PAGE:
The American Plan: Ustinov Studio, Bath
The American Plan
Ustinov Studio, Bath
Taut, complex and darkly entertaining – that's Richard Greenberg's play about the New York Jewish community on holiday in the Catskills in 1959.
Think Woody Allen cracking Jewish jokes at the equivalent of Pontins or Butlins while offering up a mordantly pessimistic view of relationships and the nature of truth and you get the flavour.
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The play centres round a mother and daughter who each year rent a home across the lake from one of the big resorts.
Here the families escape the summer heat of the city to socialise, to indulge themselves and to eat. The American Plan was the equivalent of an English hotel's full board.
The mother Eva is controlling and the daughter Lili is psychologically unstable. Enter a handsome young beau, Nick, who swims across the lake and a romance with Lili ensues – or does it? And is the mother trying to buy him off or put him off?
Lili is known for telling lies and making up stories, but she is not the only one. No one in this play tells the truth, not Eva who manipulates, not Nick who is not what he seems, and not Gil who turns up with an agenda of his own.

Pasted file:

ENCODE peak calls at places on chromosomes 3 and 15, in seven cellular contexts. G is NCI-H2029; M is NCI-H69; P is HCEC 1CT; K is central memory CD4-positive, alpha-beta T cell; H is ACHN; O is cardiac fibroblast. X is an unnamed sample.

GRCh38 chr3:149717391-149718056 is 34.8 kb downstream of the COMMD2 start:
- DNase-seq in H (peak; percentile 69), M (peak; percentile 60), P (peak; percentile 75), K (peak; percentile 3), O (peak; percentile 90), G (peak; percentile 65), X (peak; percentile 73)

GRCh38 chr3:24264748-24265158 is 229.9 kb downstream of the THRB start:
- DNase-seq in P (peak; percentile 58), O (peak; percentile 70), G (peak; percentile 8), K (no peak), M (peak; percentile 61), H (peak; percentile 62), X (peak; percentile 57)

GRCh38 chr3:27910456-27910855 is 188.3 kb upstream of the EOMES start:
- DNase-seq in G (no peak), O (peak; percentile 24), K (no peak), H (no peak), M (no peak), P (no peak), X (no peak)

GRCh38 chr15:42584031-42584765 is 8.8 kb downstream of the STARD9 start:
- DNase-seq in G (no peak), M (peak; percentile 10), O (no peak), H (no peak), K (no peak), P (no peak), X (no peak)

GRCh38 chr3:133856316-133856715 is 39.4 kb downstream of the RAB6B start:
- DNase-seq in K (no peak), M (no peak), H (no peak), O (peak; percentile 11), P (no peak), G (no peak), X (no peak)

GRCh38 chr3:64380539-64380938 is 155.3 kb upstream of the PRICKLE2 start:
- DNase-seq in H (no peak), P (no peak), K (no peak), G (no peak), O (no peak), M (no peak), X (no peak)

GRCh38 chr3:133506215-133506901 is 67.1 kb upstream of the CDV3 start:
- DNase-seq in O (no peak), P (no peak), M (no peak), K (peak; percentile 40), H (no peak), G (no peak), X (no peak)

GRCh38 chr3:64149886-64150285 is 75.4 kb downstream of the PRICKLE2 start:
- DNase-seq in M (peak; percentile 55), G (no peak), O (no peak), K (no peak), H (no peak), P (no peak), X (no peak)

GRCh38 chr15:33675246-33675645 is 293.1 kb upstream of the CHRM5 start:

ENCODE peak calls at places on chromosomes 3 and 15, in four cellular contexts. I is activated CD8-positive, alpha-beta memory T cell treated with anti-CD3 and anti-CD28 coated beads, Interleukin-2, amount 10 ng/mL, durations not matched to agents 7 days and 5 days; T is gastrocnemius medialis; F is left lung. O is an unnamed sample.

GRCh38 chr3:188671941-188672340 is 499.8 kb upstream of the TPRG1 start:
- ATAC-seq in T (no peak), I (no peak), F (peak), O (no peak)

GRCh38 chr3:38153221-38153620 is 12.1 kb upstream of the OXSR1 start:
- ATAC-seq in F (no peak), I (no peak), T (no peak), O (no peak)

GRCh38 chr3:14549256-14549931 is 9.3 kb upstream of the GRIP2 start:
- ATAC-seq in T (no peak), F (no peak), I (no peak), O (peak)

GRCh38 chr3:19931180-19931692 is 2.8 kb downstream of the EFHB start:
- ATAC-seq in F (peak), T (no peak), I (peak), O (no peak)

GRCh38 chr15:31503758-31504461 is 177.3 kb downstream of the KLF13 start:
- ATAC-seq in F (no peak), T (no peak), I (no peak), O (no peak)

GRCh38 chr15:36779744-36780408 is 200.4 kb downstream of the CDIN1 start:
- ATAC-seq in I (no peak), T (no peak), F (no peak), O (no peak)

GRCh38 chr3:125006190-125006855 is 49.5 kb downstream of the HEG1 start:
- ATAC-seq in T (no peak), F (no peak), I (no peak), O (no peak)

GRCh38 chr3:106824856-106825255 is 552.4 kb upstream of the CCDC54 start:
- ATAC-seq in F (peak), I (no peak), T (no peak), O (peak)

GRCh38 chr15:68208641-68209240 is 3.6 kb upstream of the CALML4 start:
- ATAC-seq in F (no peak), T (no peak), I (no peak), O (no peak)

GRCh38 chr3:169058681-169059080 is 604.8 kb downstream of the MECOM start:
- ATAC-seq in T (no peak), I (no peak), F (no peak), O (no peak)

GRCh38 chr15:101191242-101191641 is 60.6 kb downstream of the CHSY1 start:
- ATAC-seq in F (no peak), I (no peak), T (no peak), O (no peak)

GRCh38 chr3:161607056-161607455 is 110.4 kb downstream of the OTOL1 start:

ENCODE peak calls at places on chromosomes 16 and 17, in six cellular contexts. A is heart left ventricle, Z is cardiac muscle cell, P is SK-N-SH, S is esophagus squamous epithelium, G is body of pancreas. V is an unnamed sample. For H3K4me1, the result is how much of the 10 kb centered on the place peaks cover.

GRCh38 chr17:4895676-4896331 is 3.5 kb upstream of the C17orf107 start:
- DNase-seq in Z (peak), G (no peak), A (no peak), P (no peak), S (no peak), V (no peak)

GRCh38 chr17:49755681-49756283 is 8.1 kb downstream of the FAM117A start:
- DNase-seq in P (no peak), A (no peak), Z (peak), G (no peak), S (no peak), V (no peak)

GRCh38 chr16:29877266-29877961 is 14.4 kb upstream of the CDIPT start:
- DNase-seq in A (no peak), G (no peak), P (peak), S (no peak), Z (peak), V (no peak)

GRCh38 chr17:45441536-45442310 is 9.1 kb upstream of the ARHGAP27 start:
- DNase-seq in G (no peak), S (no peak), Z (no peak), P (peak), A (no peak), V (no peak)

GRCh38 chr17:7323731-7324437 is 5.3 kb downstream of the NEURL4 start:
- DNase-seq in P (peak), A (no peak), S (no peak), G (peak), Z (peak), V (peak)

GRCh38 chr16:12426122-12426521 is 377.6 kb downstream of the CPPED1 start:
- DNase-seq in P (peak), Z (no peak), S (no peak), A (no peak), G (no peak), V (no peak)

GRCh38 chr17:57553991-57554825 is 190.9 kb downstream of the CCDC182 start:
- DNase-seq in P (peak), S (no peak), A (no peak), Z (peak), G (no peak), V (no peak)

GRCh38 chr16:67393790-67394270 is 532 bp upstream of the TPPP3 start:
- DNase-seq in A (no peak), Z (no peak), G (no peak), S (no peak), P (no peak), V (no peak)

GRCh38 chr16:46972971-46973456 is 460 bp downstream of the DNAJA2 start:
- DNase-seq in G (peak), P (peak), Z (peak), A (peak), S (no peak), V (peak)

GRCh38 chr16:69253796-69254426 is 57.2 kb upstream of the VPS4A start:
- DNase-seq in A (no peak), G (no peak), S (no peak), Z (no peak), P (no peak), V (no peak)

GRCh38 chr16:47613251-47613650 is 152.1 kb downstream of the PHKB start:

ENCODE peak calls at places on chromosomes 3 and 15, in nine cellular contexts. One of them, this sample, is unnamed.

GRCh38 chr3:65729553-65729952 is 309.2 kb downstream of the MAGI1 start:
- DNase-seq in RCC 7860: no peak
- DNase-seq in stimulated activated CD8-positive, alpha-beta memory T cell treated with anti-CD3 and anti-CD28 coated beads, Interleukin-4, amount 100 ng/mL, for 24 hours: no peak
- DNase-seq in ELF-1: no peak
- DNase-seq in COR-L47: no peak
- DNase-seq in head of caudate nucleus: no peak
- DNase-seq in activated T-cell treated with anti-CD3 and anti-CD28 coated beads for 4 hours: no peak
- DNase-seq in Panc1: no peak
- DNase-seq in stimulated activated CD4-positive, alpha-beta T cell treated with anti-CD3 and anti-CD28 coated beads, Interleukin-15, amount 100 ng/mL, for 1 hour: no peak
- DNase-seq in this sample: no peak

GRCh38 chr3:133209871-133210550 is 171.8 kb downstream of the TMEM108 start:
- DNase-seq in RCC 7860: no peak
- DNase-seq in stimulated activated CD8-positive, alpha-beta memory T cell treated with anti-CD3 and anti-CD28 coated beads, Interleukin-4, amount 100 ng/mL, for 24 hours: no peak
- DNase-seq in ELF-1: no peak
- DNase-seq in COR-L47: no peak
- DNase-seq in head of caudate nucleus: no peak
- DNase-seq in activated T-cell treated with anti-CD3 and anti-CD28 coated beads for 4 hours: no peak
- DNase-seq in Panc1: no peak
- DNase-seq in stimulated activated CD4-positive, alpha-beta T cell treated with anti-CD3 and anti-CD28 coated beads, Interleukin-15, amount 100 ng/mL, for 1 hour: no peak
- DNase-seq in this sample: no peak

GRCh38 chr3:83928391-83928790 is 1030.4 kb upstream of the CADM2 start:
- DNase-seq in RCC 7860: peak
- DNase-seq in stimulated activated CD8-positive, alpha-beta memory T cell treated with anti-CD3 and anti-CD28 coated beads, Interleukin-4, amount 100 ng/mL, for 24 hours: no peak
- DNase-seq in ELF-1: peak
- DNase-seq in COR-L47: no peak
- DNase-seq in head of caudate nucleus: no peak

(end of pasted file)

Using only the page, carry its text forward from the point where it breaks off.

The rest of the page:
The only character who remains constant is the Afro-American maid Olivia (Dona Croll) who, Sphinx-like, tells no one her dreams and who, like Penelope in Homer's Odyssey, knits but no end product ever appears.
Performances in this production directed by David Grindley are superb, and the relationships between each of the characters are utterly convincing if constantly perplexing.
Central to it all is Diana Quick's compelling Eva, around whose droll pronouncements and machinations the action revolves.
Emily Taaffe perfectly captures the impetuous, slightly hysterical Lili who seduces Nick, played by a believable Luke Allen-Gale. Mark Edel-Hunt is excellent as Gil who offers another thread to the plot that alters our view yet again of the nature of love.
The American Plan is funny, intricate, clever (spot the literary references) and while it leaves you full of uncertainty as to the moral and emotional outcome it is a wholly satisfying theatrical experience.
This is a fine start to Ustinov artistic director Laurence Boswell's American season.